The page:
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Impression for Initial Crown on Tooth 36 -The Crown has Sub-gingival Margin. Illustrate your essay with Specific Examples.

1. Dental impression of 36th tooth and crowning procedure

Dental impressions have become fairly common procedures now-a-days. The process and different types of dental impressions, however, change with the type of the teeth, problems and pathophysiological conditions associated with them (Livaditisa, 1998). The procedure starts with numbing of the teeth and gums by local anesthesia. In most situations, dentists take impressions of teeth using a putty-like substance, known as 'Impression material". This impression will then be processed in the dental laboratory where a plaster cast will be generated. This cast will be used to make dental crowns which will be almost an accurate fit to the tooth in consideration since the cast fits snugly on the same tooth. The entire process takes about a week or so to complete. In some situations the dentist may choose to use a dental ceramic milling machine which results in the entire process being completed in a single visit.

During the two to three weeks waiting period, the tooth is covered with a temporary crown usually made of a thin sheet of plastic or even metal sometimes. This temporary crown is cemented in place until the new crown is ready. Subsequent to impression and crown preparation, the dentist will compare the color of the crown in the case of porcelain crown, so as to match the color with neighboring teeth. This process is called shade grade and involves comparison of pieces of porcelain of different colors with the teeth to select the appropriate color. Once a suitable match is found, the particular color of porcelain is used to generate the final crown. The final step is cementing the crown into place. This step involves numbing the teeth and gums and removal of the temporary crown if already placed on the tooth. Before the crown is cemented, the dentist follows certain steps to ensure proper placement. This involves inspection of proper fit by dental floss and usage of dental tools. The dentist usually asks the patient to bite down, and then removes and adjusts the crown until the patient is comfortable. Since the 36th tooth is not clearly visible in smiling or laughing, there is no need to determine the color match with neighboring teeth in these situations but dentists usually ask patients to self evaluate color match so as to make it as esthetically better as possible. The final step involves cementing the crown over the tooth. Once there is consensus between the dentist and the patient over crown and color and blending, cement is placed inside the crown and it will be subsequently seated on the tooth. Once the placement is complete the cement will be allowed to dry. The dentist then uses a dental tool to scrape of pieces of cement the overflow outside the edges of the crown. This completes the impression and crown placement procedure.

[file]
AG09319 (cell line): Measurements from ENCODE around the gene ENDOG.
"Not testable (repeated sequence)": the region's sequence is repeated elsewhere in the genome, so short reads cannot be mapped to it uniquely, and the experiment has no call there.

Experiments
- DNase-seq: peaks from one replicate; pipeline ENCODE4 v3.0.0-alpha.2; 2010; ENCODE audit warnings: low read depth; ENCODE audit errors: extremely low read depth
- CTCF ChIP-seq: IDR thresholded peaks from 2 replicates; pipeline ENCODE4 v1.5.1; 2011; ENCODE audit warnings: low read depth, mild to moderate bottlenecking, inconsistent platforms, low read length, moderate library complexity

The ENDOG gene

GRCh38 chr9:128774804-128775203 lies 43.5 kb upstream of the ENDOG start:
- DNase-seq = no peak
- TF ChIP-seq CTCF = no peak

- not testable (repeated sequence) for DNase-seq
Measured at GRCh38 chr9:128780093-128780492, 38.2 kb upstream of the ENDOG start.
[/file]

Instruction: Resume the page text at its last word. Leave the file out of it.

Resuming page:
4. Discussion